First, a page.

Monday, August 24, 2020

Subscription or No Subscription?


On the developer side, moving to subscriptions can be a gate to hell. They usually make less at first. Incidentally the first year you pay the higher fee. Over time they can make more—if you manage to keep your users. That is not a given. The switch from paid to subscription can cost you a fortune. Not technically. The technology is there. It will cost you: users. And angry users don’t just leave, they rate you angrily and write angry comments. They feel harmed and they try to harm you as much as possible. Anonymous ratings, upvoting, and reviews make revenge fast, easy, and cheap.


You might have noticed that there are no subscriptions for Apple’s own productivity apps. They are either free, like Pages, Numbers, Keynote, or very expensive and paid, like Logic, FinalCut, Motion.


Apple is more likely to help, feature, and support a popular app if it has a subscription. Apple will still show interest in your future if you sell a lot of apps. If there is no subscription planned, Apple’s interest vanishes in circles. They come back, showing interest in a featuring here and there, asking questions about your future, and if your response is “no subscriptions” or “no subscriptions only” their interest evaporates. Until they don’t ask anymore.


We tried high prices, mid-range prices, low prices, free, and freemium. Getting Android users to pay for software is not for the feeble-hearted. So far, offering a free basic version with a choice between paid and subscription seems to be the only thing that works. And that doesn’t mean we buy yachts, it means that we might be sustainable in one or two years.

They’re charging $5/year or $30 to buy the app.

Update (2020-09-11): See also: Hacker News.

4 Comments RSS · Twitter

Where do I get the $5/year deal you mentioned? On all I see is "$29.90 App Store" for macOS and "$29.90 App Store" for iOS.

There is something humiliating about renting professional tools. Professionals like owning their tools. Imagine a hairdresser renting scissors, or a shoemaker that has to rent that leather cutter!

I can’t speak for hairdressers or shoemakers, but businesses rent professional tools all the time. It’s a predictable amount (accounting and controlling like that), and it gets you an “out” at basically any time (or whenever the contract allows for it).

How annoying would it be to pay for Final Cut monthly if you use it every day! As annoying as subscribing to Adobe’s Creative Suite.

I really don’t think a business with full-time graphics folks minds subscribing to Adobe CC. Where it gets problematic is people who only use Adobe products on the side. Previously, you might have bought a copy of Photoshop once, and just continued using that old version of several years. It didn’t really matter because you use it so little, its newer features make no difference.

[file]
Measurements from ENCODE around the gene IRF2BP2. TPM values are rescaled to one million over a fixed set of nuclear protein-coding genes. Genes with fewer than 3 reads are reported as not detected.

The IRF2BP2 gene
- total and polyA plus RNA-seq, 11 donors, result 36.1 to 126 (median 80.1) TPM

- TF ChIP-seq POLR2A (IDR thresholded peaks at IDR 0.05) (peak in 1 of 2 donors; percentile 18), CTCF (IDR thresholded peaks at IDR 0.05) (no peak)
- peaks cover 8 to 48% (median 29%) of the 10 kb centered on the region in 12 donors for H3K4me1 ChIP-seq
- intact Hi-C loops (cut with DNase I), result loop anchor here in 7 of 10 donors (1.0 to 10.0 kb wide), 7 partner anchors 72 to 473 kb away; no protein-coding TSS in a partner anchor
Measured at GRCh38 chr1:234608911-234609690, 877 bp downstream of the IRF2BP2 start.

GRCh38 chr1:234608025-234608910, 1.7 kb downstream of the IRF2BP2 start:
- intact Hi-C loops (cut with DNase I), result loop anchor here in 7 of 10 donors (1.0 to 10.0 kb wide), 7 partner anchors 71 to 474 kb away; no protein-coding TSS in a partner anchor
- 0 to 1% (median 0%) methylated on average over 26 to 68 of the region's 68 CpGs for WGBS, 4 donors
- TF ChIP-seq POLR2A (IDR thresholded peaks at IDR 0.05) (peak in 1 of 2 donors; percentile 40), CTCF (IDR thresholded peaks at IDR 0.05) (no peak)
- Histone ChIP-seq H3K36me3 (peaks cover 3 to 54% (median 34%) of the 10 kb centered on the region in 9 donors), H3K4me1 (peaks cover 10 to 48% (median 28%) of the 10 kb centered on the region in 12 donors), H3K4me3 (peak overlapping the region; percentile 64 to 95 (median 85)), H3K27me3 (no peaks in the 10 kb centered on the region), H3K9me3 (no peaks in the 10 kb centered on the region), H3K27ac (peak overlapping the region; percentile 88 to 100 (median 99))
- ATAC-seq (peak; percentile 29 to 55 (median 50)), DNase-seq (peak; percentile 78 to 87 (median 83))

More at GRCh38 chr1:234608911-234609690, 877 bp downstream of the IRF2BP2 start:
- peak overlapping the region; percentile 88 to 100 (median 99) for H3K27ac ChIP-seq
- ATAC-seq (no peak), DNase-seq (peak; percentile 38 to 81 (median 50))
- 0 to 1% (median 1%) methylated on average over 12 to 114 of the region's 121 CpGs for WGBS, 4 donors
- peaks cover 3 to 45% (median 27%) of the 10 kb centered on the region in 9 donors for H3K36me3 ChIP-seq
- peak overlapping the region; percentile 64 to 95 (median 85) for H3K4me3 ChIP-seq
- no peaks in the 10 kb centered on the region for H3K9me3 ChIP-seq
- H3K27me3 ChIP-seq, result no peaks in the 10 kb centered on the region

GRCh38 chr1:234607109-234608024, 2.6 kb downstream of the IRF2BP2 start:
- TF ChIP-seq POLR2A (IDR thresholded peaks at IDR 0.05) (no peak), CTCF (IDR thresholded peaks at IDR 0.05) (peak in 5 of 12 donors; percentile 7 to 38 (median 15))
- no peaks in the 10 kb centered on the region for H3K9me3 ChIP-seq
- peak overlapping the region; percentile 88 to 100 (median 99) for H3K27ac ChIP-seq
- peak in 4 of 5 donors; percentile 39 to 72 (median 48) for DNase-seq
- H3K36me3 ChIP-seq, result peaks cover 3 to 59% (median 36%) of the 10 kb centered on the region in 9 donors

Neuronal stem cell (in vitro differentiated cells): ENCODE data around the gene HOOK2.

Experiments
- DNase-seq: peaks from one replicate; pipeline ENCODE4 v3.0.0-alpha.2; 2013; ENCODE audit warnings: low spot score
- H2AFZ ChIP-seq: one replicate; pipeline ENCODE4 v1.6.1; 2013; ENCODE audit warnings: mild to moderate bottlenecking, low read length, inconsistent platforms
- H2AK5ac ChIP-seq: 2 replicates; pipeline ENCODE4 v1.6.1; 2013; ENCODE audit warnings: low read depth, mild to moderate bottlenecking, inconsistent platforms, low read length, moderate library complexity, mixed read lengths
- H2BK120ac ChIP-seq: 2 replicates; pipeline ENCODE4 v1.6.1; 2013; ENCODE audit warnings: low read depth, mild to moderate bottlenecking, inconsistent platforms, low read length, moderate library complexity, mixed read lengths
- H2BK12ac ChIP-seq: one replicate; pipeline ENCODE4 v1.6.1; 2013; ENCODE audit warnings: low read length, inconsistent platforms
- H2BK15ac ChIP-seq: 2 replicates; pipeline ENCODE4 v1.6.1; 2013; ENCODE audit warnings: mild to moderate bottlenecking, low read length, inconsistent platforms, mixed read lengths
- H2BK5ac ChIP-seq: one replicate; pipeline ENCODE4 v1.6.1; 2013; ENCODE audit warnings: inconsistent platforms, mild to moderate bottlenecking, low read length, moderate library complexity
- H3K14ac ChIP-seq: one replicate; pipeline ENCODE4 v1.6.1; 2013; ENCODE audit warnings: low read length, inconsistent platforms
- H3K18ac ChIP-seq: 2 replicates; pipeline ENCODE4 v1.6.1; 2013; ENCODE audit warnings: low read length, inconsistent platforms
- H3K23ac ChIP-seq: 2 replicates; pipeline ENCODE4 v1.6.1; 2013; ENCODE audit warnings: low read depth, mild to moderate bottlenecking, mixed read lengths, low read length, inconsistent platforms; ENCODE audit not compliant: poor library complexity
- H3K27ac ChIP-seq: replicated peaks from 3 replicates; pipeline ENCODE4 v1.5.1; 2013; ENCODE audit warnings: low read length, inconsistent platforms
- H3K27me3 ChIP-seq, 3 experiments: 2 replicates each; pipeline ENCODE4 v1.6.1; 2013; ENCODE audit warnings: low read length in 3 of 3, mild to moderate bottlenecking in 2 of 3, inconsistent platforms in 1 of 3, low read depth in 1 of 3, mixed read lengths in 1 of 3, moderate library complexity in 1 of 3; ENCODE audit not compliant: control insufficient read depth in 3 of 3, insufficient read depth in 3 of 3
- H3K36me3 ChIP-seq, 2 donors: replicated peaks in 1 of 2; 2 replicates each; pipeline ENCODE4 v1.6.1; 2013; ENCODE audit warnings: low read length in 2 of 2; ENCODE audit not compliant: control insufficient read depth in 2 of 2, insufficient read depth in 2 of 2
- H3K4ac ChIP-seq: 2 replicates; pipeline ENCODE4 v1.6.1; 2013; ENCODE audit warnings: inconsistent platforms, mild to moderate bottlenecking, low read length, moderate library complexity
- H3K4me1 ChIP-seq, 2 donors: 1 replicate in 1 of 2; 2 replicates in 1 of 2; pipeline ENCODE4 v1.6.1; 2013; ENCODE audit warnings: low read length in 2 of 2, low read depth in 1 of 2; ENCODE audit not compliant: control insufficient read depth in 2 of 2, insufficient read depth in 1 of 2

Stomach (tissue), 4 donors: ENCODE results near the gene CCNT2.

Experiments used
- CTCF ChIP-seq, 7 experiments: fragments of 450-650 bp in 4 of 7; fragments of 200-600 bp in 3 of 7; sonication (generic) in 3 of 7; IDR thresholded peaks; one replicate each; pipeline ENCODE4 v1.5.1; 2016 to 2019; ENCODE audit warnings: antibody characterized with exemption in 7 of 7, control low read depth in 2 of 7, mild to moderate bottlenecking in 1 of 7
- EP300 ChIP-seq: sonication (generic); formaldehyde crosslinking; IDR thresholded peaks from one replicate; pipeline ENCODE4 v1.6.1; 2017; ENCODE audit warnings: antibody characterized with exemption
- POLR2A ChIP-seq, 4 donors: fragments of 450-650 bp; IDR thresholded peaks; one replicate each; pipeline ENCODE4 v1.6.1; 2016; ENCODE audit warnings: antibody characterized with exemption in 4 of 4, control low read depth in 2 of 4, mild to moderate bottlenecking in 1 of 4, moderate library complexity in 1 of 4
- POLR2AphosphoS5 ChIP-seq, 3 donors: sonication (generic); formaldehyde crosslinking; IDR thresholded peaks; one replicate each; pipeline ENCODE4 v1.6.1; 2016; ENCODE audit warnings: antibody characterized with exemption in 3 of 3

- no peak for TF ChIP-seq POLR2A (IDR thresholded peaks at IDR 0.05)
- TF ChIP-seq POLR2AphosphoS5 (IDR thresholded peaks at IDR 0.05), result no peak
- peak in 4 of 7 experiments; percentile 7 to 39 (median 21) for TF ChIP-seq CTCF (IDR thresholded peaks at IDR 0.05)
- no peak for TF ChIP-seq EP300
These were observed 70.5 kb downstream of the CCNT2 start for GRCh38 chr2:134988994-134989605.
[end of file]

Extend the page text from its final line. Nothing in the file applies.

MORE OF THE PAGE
But when you’re a professional graphics designer, you want all those latest features anyway. (Whether CC’s price is justified is a separate discussion. But if you make significant portions of your monthly income from a tool, having that tool incur a monthly cost doesn’t seem like a big deal to me.)

Apple makes an exception for its Pro tools. Maybe that will change, too. Let’s hope not.

I actually hope it does.

Or, rather, I hope Apple starts talking the talk and walking the walk.

Right now, their playbook is subsidize their consumer apps from hardware sales and make them free and make their professional apps a one-time purchase with no paid upgrades, but then also tell third parties not to do any of that and instead do subscriptions.

I think that’s unfair, and I also think it’s a footgun. You want a thriving iPad third-party app market? Create an environment where that’s feasible.

(I still think the model that would work for many more apps is a one-time purchase combined with a much cheaper subscription. $20 up-front, then $1/mo. That sort of thing. Just enough to sustain regular feature updates, but not so much that most people say no-thank-you. But Apple isn’t championing that model, unfortunately.)

This might be a little harsh, no offense is meant and these are just my observations.

iA Writer is exactly the kind of software that can get its userbase into a subscription model. It's "just" a text editor. It's not feature-rich. On the contrary, it emphasizes minimalism and style over efficient text manipulation and that's its whole shtick. It's also rather expensive, in my opinion, for what it does. It doesn't solve a problem that other text editors struggle with, and in fact around the time it came out there was a small flood of similar "minimal" text editors for OS X and iOS.

From my experience, I argue that a user that enjoys software like this is also more likely to
1) be willing to pay for their software rather than pirate it
2) be willing to pay a relatively high price for their software, if they consider the software to be high-quality
3) be willing to pay again for (major) updates

and thus is probably significantly more likely to accept a subscription model.

I don't use software that is subsciption based. Period. Microsoft, Apple, Adobe or any other software developer. Not worth it, so on my iPad or iPhone or MBP I refuse to download the shit. Free is not free even though deveoplers like to toss that in is so people download their software only to find it subscription based. Free must mean that it's free to download. The app store sucks since they say "In App Purchases" but won't say what they are before you download an app.

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